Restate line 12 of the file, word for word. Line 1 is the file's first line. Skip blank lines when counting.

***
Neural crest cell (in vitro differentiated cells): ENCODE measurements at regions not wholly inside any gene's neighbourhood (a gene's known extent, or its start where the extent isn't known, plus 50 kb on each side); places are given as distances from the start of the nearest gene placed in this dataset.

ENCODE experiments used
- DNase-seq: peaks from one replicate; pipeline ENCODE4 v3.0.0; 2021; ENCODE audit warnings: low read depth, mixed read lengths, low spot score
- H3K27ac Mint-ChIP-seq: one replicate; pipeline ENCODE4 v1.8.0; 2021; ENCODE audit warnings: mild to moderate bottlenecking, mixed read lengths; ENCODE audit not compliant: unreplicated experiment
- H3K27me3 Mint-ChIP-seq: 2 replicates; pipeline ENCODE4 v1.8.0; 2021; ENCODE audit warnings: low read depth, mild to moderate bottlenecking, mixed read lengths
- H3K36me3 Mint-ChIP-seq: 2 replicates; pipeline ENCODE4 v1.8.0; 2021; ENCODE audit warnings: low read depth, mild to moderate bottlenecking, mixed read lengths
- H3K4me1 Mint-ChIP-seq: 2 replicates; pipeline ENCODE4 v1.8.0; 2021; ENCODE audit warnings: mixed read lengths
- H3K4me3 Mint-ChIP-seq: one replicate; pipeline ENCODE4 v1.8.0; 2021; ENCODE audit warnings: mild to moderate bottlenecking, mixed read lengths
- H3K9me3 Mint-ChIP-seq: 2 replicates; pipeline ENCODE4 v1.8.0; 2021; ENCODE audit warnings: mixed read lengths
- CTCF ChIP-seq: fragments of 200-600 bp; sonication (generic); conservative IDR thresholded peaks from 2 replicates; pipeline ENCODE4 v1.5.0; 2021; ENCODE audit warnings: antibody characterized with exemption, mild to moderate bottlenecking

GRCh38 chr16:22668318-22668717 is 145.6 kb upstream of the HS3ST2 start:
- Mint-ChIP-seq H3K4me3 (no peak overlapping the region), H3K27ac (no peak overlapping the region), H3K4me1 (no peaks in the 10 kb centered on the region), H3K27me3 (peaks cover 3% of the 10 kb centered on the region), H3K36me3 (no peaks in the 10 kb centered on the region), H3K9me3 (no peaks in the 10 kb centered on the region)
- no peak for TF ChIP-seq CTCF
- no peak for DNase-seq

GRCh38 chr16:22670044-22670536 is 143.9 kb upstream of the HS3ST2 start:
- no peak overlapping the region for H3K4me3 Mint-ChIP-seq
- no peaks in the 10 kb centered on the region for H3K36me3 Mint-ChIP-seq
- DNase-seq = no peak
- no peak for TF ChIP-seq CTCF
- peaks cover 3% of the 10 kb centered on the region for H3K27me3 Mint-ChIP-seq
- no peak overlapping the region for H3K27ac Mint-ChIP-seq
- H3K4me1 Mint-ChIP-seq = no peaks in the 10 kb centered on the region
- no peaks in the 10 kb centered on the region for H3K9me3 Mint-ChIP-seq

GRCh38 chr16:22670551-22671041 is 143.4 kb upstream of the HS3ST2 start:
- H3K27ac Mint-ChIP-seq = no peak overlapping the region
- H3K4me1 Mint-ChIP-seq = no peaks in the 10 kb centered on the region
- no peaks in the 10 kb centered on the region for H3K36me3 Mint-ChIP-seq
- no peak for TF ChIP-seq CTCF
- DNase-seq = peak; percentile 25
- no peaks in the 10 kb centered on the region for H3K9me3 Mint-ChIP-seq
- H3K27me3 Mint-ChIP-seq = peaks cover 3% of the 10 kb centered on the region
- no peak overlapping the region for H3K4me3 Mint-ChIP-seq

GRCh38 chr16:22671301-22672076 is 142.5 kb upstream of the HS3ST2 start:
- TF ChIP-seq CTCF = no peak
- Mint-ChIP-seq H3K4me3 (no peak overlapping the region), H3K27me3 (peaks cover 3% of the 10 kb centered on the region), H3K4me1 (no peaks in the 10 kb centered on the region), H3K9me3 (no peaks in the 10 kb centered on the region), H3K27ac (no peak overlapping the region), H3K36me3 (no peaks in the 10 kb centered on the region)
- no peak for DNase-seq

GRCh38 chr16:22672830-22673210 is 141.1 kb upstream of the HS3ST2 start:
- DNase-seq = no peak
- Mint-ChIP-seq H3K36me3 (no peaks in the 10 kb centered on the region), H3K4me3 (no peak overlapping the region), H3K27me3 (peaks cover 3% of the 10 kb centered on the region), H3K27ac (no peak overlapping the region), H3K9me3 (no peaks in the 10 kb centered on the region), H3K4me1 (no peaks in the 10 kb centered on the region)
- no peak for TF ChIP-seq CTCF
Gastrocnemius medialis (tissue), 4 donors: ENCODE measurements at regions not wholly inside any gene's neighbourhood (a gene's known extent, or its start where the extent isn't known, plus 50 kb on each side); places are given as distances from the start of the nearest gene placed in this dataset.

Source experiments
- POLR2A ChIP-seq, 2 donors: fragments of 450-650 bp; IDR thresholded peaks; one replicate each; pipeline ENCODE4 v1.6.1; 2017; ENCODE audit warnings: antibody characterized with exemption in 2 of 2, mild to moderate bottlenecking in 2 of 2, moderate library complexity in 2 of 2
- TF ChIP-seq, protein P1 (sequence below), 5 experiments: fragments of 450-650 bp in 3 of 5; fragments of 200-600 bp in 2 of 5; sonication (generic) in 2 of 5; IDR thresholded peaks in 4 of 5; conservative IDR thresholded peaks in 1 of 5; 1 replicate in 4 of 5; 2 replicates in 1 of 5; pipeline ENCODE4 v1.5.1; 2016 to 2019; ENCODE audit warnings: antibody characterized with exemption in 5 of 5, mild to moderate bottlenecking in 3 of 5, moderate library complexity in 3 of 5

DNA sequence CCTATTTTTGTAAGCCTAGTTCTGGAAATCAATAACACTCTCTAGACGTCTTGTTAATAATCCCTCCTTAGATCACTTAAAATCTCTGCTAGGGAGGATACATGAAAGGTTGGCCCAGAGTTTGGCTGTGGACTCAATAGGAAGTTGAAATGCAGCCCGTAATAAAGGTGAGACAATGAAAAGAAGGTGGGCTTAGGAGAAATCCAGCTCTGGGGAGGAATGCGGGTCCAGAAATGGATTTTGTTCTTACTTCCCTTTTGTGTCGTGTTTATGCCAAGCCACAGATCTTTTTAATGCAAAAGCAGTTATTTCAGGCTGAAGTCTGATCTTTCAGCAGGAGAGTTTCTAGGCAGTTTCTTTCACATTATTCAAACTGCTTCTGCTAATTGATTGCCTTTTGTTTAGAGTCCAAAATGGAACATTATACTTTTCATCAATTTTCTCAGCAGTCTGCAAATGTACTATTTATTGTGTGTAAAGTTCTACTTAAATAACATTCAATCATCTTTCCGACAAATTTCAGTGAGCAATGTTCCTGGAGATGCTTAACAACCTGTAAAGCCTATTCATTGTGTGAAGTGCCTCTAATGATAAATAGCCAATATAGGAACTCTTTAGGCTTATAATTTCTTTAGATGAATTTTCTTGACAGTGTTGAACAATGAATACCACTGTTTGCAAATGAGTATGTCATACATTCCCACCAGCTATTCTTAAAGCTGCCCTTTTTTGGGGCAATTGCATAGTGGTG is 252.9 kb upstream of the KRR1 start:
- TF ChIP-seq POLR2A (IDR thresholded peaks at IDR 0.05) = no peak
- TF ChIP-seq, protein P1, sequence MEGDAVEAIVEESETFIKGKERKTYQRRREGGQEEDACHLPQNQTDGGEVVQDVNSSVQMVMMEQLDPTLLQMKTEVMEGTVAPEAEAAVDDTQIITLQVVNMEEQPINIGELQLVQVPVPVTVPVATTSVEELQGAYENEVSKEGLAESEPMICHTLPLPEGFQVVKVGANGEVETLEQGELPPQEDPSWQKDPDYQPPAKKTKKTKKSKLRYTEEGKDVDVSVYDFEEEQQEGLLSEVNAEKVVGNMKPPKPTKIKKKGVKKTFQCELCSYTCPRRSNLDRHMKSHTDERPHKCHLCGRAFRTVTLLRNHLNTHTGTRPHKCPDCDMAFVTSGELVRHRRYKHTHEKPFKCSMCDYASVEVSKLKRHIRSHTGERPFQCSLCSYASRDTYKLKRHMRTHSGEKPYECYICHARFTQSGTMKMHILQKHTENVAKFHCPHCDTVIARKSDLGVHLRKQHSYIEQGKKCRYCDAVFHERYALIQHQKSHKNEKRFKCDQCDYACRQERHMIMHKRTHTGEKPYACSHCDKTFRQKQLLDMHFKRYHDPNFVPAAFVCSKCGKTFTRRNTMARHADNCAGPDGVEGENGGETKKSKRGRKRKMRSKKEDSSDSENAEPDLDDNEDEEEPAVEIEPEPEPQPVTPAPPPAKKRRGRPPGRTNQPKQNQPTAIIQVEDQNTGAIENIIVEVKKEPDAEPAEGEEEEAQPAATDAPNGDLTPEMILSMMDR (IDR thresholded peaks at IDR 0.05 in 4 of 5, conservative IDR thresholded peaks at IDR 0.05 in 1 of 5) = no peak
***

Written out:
- Mint-ChIP-seq H3K4me3 (no peak overlapping the region), H3K27ac (no peak overlapping the region), H3K4me1 (no peaks in the 10 kb centered on the region), H3K27me3 (peaks cover 3% of the 10 kb centered on the region), H3K36me3 (no peaks in the 10 kb centered on the region), H3K9me3 (no peaks in the 10 kb centered on the region)